Look Forensically into My Mind

Tony MacMahon in ‘Slán leis an gCeol/Farewell to Music’

Look Forensically into My Mind

The frustrations of a creative spirit locked into a deteriorating body are made vivid in a new film on the musician Tony MacMahon, writes Barra Ó Séaghdha.

The first feeling is one of shock. Out of nothingness comes the voice and then, in close-up, the face of Tony MacMahon, one of the great players of traditional music in modern times. He is staring into the camera, staring at us, challenging us to take in the wrecking effect of an advanced tremor. Has it come to this? Is this the player whose first eponymous LP in 1972 demanded to be heard as an artistic statement, whose work for radio and television brought freshness and enthusiasm to the diffusion of traditional music, who offered many players their first public exposure, and whose duo recording with Noel HillI gCnoc na Graí – spontaneous in feel but brilliantly set up and produced – put the listener at the heart of a joyous communal occasion? Is this the man who, never using his high public profile to churn out recording product, gifted us such further landmark recordings as Aislingí Ceoil, MacMahon from Clare and, sadly, Farewell to Music. And are these the shaking hands of the man for whom sureness of touch and instinct-in-the-moment were everything?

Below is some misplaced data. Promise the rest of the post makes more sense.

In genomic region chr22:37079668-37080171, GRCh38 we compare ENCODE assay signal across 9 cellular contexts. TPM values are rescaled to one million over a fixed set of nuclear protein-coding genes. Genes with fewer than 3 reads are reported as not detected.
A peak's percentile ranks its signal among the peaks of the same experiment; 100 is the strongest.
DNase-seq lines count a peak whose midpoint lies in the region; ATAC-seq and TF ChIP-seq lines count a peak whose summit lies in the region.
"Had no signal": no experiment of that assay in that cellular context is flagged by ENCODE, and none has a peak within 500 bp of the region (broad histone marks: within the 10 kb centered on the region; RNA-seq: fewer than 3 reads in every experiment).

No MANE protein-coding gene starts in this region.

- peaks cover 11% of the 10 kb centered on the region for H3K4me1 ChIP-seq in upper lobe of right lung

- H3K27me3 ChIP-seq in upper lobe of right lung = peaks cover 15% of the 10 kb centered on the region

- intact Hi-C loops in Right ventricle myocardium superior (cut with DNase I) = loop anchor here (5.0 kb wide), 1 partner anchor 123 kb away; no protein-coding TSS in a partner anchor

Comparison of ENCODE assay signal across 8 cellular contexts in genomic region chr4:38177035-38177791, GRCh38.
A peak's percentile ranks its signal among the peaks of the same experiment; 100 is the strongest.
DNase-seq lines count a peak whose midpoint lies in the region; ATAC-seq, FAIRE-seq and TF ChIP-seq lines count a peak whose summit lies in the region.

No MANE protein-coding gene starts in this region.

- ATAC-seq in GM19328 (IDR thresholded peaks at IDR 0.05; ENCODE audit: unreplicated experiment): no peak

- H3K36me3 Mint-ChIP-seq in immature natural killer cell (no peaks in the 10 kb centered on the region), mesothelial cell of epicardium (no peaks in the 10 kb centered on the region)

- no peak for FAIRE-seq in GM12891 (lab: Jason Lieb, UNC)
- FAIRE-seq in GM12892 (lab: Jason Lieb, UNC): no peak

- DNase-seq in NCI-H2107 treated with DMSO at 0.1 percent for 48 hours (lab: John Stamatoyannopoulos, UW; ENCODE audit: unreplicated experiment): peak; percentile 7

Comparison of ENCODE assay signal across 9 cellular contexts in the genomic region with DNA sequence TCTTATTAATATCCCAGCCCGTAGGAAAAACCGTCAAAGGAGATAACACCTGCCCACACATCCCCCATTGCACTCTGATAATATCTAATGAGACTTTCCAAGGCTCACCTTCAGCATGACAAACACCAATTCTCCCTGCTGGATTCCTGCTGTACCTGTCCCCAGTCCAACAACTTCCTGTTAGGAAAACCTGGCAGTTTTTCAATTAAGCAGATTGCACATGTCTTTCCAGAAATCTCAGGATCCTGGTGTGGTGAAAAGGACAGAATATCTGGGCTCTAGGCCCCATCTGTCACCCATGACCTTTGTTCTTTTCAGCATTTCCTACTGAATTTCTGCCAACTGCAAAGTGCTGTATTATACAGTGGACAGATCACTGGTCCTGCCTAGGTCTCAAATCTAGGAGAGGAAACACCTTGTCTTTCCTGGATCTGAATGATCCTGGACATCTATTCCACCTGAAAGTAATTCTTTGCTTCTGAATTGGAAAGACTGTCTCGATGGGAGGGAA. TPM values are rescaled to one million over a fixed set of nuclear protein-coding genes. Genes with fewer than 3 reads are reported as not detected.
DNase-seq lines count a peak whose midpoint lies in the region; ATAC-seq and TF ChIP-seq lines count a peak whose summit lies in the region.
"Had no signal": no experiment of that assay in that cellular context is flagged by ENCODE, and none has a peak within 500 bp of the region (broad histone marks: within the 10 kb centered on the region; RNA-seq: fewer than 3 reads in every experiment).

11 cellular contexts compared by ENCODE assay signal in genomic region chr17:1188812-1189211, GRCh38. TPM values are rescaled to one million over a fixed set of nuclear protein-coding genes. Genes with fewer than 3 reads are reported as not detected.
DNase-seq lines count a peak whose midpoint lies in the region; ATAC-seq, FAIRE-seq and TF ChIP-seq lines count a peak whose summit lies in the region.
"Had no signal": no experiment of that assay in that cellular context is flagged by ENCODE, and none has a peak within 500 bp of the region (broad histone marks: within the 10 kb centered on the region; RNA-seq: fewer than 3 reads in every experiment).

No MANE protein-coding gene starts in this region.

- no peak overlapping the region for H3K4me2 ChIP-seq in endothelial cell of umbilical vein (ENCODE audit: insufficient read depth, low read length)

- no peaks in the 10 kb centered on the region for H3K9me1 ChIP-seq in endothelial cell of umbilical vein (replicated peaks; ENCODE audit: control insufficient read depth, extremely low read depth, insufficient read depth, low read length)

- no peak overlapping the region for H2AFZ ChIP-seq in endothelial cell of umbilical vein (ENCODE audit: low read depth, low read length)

It would be easier to turn away and take refuge in one of those recordings than to accept the challenge MacMahon throws down from the outset:

Why am I talking to this piece of glass and metal? Why? Why? My fear is that I will die without my family being able to look forensically into my mind. And that is the only reason I’m talking to you here today: so that some little record may be available of my tormented soul. Some little record… Some little record…

He announces that he is going to ‘unearth the roots and entrails of [his] twisted past.’ Don’t come this way for a melancholic and fond farewell to music. He is going to lay out ‘every little knot and crevice of thought-cancer.’ If that is not clear enough, try this: ‘Stand back. Have a good gawk – and then I’ll piss on them, curse them, fuck them… So here goes.’

The ecstasy of music-making